History of the Linguistics Department
The Department of Linguistics was established at the University of New Mexico in 1973. However, language and linguistics have been at the heart of UNM’s history since 1889. Because of the long-running significance of Spanish and English in New Mexico, three out of six of the early UNM faculty were language professors. Before the Department of Linguistics was officially established, linguistic courses were taught in other departments including Anthropology, Spanish and Education among others.
The second stage of the development of our department was led by Bernard Spolsky, who created an interdisciplinary “Program in Linguistics and Language Pedagogy.” Spolsky also directed the Navajo Reading Study Project beginning in 1969, which enabled the creation of Navajo language courses and developed materials for Navajo literacy programs. The Navajo Reading Study Project also included a Teacher Training Project for Navajo bilingual teachers.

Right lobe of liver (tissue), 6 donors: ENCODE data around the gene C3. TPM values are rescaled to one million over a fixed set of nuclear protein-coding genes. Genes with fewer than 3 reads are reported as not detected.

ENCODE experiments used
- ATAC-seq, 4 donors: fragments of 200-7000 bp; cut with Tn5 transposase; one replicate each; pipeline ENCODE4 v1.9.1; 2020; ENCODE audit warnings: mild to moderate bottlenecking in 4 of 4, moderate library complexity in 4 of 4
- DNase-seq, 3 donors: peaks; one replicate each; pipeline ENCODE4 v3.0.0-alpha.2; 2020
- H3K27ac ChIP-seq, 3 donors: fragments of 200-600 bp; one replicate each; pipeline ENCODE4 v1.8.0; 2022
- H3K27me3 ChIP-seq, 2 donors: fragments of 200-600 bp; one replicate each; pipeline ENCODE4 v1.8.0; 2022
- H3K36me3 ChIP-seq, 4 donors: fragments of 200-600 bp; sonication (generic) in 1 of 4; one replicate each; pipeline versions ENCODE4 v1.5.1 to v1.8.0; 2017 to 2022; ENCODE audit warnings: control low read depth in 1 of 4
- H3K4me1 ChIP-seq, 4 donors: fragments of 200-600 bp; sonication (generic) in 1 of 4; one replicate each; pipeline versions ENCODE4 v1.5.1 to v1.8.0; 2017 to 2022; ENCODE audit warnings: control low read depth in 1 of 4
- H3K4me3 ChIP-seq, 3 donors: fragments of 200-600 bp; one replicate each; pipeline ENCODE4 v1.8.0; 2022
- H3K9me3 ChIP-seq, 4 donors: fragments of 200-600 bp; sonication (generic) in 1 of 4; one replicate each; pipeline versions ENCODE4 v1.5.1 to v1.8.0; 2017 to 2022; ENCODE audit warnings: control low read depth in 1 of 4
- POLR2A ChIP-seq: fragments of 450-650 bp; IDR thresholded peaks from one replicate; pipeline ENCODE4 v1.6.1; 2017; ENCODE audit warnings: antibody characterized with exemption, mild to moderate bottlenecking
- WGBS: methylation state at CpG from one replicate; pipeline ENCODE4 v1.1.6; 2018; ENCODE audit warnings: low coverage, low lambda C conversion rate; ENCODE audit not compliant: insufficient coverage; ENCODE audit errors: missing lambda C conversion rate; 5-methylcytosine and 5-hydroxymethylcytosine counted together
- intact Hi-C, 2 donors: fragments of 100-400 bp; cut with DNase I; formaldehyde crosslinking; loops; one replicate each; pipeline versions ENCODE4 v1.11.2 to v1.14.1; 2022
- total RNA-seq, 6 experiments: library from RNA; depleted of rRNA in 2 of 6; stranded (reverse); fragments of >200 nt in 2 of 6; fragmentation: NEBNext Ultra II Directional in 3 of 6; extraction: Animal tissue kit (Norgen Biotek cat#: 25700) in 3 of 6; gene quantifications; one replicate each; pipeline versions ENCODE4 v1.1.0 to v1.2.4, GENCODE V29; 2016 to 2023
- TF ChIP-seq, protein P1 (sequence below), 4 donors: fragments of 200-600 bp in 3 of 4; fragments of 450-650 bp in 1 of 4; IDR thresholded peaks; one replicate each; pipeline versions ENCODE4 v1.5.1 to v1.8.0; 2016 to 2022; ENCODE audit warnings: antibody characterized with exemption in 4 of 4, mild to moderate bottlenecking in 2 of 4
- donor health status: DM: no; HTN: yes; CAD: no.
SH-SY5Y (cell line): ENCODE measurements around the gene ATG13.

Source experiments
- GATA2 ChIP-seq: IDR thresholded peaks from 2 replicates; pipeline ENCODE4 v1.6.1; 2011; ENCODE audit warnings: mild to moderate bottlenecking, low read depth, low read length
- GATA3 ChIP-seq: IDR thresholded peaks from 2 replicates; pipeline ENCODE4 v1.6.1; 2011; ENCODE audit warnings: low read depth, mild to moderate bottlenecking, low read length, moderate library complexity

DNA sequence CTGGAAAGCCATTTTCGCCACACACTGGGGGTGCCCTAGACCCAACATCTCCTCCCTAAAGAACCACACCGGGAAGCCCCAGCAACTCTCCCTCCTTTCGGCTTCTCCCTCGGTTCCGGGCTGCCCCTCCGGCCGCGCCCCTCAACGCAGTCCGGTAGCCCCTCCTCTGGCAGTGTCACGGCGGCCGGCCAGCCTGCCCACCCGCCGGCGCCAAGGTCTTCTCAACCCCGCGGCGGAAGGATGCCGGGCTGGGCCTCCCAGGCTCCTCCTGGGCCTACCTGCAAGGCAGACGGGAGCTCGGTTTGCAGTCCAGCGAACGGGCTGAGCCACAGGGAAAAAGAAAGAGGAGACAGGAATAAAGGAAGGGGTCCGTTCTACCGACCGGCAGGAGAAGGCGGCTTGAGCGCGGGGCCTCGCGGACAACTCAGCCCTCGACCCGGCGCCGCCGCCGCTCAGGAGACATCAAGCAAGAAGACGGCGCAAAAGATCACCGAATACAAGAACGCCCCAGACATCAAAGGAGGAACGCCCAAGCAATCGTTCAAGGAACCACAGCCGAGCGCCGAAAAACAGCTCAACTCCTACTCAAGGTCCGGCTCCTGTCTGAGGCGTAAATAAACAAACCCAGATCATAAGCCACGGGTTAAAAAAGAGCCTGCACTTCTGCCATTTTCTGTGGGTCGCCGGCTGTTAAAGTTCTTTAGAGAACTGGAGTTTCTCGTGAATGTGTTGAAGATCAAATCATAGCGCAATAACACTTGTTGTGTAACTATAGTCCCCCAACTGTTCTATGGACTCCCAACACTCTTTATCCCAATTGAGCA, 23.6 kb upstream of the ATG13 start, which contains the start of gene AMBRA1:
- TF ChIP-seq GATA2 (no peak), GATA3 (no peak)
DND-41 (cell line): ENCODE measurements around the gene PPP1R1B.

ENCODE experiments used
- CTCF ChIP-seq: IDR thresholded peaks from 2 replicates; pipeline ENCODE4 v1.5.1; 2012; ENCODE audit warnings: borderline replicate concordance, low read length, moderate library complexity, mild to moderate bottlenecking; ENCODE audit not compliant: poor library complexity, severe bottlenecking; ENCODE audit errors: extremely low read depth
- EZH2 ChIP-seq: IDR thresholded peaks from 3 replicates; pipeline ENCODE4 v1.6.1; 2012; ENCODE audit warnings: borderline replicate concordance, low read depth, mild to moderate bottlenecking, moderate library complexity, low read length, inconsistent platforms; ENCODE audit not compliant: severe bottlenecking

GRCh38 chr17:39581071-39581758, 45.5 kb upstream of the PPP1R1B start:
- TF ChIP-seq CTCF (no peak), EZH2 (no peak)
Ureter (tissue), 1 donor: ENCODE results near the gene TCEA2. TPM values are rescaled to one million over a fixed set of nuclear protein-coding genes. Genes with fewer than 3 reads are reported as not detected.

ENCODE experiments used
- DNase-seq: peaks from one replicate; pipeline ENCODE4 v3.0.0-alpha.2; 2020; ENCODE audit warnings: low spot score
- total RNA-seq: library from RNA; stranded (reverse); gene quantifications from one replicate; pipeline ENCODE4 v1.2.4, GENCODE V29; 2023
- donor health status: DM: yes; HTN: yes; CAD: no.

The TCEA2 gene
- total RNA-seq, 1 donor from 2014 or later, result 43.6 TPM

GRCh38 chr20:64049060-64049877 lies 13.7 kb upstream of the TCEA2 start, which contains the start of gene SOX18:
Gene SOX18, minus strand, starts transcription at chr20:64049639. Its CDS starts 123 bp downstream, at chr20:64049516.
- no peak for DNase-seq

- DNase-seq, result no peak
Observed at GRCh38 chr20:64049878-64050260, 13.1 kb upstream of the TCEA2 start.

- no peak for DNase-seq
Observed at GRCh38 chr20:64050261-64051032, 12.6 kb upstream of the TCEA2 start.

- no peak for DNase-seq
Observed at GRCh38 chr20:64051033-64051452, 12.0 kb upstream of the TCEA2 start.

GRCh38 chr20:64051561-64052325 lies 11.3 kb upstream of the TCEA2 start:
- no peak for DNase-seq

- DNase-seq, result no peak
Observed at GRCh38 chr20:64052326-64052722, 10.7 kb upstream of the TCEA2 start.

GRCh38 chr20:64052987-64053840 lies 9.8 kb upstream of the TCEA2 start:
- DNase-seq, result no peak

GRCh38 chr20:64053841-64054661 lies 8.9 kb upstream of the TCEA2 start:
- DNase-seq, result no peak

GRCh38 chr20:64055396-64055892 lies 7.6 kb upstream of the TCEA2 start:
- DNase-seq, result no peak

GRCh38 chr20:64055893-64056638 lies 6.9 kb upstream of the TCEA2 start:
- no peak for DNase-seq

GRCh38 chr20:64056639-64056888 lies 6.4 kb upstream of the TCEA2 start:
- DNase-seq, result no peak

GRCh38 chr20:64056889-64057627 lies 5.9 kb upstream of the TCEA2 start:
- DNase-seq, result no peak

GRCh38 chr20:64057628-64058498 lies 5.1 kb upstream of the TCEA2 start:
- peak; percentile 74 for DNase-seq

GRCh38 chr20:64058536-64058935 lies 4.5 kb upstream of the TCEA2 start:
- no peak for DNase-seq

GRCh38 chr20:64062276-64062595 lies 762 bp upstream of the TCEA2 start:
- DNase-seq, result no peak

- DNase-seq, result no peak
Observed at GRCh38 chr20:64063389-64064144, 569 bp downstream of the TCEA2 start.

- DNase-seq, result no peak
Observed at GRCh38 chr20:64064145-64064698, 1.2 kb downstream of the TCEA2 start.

In 1988, both the Navajo and Sign Language programs were officially integrated into the Linguistics Department from other departments. Now, our department has over fifty graduate students, seventeen core faculty members, six professors emeriti, four adjunct faculty members, and many more associated faculty in other departments. Our students and faculty are committed to the scientific study of language, and with such bright minds collaborating across disciplines our future looks bright.
Bills, Garland. 1989. “Linguistics at the University of New Mexico, 1889-1989: A brief history.”
Spolsky, Bernard. 1973. “The teaching of Linguistics at the University of New Mexico: A case study.”